I was astonished when I viewed a video titled Oakes hasn't lost his touch, with the byline: Laurie Oakes remains on top of his game after he dropped a bomb on PM Julia Gillard. It was a discussion between by Geoff Elliott, Media Editor and Caroline Overington, 'Media Diary' for The Australian.
Do play it through its full six and a half minutes - to do so click here.
Overington begins by describing the Oakes question to Julia Gillard at her National Press Club appearance last week as a 'bomb' and “a classical example of how journalism should work”. She goes on to describe how journalists should approach their 'target' with a question the target is not expecting and to which they won't have prepared an answer, and 'drop' it into a telecast arena so there is no way the question can be dodged. After replaying the actual question and Gillard's response, Overington goes onto advocate the use of this 'classic example' in the training of journalists. She asserts that the Oakes 'bomb' shows how on top of his game he is.
Although it may horrify you as you view this short video, it will repay your time, as it will give profound insight into how at least one journalist from The Australian believes journalism should work, how the game should be played.
I was incredulous and horrified that any journalist in this country could believe that deliberately ambushing a recently-appointed Prime Minister at a National Press Club appearance with a question not related to the prime purpose of the event - to unfold to the Australian people the vision and plans she had for the nation - was 'classic' journalism, to be copied by novitiates. As we saw, it detracted substantially from subsequent coverage of Gillard's actual address, sucking up a lot of the media exposure, thereby depriving the electorate hearing much of what Gillard proposed for the next term of Government. Calculatingly, Oakes did us great disservice by distracting us from what the media itself is screaming for from Gillard - substantial statements of policy. Why fume about lack of policy and then, when it's being delivered, in Oakes' own words, 'put a spanner in the works' and wreck the process?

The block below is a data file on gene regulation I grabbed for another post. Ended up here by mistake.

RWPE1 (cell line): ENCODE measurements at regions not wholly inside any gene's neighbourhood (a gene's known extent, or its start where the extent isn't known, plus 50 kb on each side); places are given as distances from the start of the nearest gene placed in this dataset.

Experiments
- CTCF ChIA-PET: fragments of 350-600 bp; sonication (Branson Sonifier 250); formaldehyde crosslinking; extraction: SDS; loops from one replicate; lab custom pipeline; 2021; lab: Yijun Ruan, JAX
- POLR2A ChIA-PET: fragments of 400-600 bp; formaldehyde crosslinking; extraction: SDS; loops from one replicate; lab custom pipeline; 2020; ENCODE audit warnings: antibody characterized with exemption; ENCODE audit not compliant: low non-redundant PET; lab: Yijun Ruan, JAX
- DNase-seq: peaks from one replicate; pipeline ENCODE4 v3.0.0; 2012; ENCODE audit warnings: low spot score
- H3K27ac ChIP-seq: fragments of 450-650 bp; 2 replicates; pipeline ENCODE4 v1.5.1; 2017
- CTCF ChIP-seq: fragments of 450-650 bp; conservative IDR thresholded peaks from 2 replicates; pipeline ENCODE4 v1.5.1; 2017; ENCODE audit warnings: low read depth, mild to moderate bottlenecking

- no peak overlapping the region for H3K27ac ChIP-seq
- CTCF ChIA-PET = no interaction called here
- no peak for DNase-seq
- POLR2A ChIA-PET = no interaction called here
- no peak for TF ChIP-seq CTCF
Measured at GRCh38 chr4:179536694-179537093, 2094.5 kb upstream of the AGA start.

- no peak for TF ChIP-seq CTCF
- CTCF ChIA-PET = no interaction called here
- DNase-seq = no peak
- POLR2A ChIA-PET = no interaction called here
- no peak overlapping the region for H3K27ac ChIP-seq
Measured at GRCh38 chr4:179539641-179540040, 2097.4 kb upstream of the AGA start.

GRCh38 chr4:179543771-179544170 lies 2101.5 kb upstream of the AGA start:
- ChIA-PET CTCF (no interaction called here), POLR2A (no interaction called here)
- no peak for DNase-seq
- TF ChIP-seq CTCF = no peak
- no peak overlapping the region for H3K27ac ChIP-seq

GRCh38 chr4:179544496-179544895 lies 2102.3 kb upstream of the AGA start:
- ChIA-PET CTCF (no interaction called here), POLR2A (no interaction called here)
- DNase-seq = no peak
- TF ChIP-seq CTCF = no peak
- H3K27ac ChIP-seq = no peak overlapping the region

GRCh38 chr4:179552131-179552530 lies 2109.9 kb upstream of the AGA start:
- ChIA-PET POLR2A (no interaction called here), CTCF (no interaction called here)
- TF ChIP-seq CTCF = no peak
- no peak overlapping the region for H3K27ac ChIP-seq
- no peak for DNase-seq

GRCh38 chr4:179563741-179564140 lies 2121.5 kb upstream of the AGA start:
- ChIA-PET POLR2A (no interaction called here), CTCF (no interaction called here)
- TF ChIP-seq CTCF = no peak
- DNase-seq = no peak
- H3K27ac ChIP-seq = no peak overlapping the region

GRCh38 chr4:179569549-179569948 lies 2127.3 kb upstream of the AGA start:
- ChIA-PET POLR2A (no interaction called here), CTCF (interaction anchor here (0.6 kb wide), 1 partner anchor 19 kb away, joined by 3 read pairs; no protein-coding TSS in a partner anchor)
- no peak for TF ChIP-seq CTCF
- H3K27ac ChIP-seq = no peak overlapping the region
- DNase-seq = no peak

Does it have to be like this? Do we the viewers have to put up with journalists like Laurie Oakes, Kerry O'Brien and Tony Jones savaging politicians from all sides of politics with aggressive, rude questions, impertinently put by people whose only claim to fame is the powerful position the media affords them? They ask questions as if they already know the answers, as if they already know what ought to have been done or said, as if their subjects are schoolchildren who have messed up, lied or have shown themselves to be incompetent or ignorant, who have not done their homework and who are unable to do what is expected of them. Tony Jones' interview of Julia Gillard about the East Timor regional asylum-seeker processing concept was disgraceful. If you want to confirm that, read the transcript here.
After some very schoolmasterly questions, Jones said, “I just can't understand why you didn't pick up the phone and speak to Xanana Gusmao, who after all is the prime minister of the government of East Timor who would be responsible, his government at least, for approving this, not the president.” Note this is not a question - it is a statement of Jones' opinion, which incidentally showed his ignorance. Gillard replied: “Well, Tony, you seem to have taken some umbrage at this….”. Exactly - the schoolmaster had taken umbrage at this schoolgirl's actions. Now what right has Jones to take umbrage? Who is he to not just question his subject, but gratuitously to tell her what she should have done?